I have read many books, but to little purpose, for want of good method

From Robert Burton’s Anatomy of Melancholy, in the prologue “Democritus Junior to the Reader.”  I’ve never made it past these first hundred pages but maybe someday.

Yet thus much I will say of myself, and that I hope without all suspicion of pride, or self-conceit, I have lived a silent, sedentary, solitary, private life, mihi et musis in the University, as long almost as Xenocrates in Athens, ad senectam fere to learn wisdom as he did, penned up most part in my study…. I had a great desire (not able to attain to a superficial skill in any) to have some smattering in all, to be aliquis in omnibus, nullus in singulis,  which Plato commends, out of him Lipsius approves and furthers, as fit to be imprinted in all curious wits, not to be a slave of one science, or dwell altogether in one subject, as most do, but to rove abroad, centum puer artium, to have an oar in every man’s boat, to taste of every dish, and sip of every cup, which, saith Montaigne, was well performed by Aristotle, and his learned countryman Adrian Turnebus. This roving humour (though not with like success) I have ever had, and like a ranging spaniel, that barks at every bird he sees, leaving his game, I have followed all, saving that which I should, and may justly complain, and truly, qui ubique est, nusquam est, which Gesner did in modesty, that I have read many books, but to little purpose, for want of good method;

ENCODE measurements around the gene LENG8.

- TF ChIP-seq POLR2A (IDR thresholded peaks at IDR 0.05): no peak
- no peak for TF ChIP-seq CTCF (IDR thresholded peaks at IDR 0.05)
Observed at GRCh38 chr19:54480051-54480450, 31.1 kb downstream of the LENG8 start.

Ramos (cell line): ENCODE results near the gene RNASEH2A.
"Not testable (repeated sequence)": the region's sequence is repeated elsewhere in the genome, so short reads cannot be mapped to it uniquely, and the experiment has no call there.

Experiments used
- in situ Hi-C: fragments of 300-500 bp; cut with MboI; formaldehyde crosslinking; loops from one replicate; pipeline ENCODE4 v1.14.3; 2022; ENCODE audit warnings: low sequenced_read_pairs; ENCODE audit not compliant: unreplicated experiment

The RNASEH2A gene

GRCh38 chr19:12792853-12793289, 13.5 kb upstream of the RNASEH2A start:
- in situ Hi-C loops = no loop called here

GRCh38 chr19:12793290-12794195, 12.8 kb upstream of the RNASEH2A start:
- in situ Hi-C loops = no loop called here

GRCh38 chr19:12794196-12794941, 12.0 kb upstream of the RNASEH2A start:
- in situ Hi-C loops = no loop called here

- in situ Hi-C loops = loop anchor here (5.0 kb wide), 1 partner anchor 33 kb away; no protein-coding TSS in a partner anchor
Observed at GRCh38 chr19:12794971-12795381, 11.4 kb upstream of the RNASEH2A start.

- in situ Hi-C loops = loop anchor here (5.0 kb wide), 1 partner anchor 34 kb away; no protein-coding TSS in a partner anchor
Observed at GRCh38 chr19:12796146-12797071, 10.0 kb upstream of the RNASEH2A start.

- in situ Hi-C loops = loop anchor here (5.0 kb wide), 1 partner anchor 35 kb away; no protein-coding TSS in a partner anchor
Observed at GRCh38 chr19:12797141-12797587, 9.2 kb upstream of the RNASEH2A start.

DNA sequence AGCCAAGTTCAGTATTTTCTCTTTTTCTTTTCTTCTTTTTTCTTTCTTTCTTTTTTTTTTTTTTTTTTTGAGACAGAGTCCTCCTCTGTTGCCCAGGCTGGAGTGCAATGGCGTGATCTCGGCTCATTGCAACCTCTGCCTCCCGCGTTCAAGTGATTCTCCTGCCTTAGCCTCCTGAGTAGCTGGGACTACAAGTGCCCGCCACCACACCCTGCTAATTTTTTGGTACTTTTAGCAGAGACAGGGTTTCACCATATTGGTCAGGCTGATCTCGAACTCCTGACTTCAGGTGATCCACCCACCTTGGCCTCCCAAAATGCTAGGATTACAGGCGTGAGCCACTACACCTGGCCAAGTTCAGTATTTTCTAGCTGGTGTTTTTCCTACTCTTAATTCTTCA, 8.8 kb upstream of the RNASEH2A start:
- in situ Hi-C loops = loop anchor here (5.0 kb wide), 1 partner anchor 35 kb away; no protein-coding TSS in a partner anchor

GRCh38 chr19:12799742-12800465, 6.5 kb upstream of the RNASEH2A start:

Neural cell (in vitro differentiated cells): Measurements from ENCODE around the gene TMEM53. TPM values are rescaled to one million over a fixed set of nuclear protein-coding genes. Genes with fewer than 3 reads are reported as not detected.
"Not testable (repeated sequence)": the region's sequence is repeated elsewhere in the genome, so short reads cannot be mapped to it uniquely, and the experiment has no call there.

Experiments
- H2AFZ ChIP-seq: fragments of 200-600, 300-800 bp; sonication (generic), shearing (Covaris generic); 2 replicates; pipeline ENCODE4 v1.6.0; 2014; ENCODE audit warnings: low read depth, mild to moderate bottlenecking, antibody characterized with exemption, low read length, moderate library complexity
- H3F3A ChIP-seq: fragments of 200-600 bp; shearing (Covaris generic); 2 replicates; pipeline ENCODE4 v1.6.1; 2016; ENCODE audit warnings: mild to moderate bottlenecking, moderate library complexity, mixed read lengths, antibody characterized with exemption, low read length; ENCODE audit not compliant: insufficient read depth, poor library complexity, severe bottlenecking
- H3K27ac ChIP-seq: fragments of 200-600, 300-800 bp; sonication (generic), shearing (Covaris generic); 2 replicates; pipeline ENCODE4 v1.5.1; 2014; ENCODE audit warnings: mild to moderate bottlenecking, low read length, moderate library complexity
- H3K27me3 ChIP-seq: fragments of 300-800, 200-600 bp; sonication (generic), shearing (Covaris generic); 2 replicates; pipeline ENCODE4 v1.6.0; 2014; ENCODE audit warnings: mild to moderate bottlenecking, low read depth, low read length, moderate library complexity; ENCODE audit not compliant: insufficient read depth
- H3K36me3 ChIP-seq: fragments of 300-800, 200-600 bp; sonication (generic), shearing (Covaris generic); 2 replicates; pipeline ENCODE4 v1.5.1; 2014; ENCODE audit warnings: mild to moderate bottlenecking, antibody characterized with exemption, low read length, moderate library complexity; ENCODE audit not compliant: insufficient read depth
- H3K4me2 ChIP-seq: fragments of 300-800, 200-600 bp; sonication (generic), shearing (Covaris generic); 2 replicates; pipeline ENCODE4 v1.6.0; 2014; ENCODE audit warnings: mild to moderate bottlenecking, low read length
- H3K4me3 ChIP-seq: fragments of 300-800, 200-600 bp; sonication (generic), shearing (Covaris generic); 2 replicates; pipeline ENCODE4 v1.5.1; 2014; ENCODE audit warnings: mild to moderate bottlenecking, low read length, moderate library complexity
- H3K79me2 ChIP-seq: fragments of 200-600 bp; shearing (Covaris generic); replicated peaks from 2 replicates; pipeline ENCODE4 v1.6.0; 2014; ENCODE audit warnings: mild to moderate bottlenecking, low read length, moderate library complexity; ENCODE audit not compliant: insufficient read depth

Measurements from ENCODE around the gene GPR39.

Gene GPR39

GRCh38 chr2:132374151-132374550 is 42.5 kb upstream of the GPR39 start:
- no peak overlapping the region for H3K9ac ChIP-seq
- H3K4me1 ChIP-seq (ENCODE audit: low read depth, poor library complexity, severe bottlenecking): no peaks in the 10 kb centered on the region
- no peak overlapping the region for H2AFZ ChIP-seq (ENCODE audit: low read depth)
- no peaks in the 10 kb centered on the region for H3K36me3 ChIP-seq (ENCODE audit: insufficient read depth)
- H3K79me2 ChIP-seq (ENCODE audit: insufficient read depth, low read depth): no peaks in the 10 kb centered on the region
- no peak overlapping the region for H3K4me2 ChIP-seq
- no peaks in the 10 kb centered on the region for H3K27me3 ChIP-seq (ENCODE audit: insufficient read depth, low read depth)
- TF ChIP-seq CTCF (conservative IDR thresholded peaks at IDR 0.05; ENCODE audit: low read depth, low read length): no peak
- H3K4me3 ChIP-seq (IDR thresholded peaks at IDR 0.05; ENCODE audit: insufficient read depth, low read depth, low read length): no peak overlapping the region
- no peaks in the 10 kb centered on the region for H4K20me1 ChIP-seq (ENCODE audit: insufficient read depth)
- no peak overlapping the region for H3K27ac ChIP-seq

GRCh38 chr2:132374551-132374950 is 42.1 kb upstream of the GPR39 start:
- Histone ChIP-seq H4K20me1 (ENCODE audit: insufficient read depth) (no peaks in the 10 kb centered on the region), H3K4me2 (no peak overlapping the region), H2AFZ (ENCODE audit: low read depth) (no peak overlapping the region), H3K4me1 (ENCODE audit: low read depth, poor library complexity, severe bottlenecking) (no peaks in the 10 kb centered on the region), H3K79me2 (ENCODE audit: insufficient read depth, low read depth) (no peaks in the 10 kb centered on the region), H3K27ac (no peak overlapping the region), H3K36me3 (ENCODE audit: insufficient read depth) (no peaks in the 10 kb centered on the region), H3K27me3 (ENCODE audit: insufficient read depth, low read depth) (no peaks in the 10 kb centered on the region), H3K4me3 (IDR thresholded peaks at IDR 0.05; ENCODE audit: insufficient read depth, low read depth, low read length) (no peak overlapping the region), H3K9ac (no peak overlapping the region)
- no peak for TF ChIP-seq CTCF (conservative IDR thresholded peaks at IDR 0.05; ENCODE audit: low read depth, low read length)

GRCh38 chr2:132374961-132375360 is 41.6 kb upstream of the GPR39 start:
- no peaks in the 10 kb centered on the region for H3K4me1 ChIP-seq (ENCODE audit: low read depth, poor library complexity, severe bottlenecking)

Such convenience is not to be enjoyed — nor such liberty taken — with the living

From the letters of Laurence Sterne:

…Indeed I have no inclination to visit, or say a syllable to but a few persons in this lower vale of vanity and tears beside you: — But I often derive a peculiar satisfaction in conversing with the ancient and modern dead, —- who yet live and speak excellently in their works. — My neighbors think me often alone, — and yet at such times I am in company with more than five hundred mutes —- each of whom, at my pleasure, communicates his ideas to me by dumb signs — quite as intelligibly as any person living can do by uttering of words. — They always keep the distance from me which I direct —- and, with a motion of my hand, I can bring them as near to me as I please.  I lay hands on fifty of them sometimes in an evening, and handle them as I like — they never complain of ill-usage, — and when dismissed from my presence, — tho’ ever so abruptly —- take no offence.  Such convenience is not to be enjoyed — nor such liberty taken — with the living: —- We are bound —- in point of good manners to admit all our pretended friends when they knock for entrance, and dispense with all the nonsense or impertinence which they broach ’till they think proper to with-draw…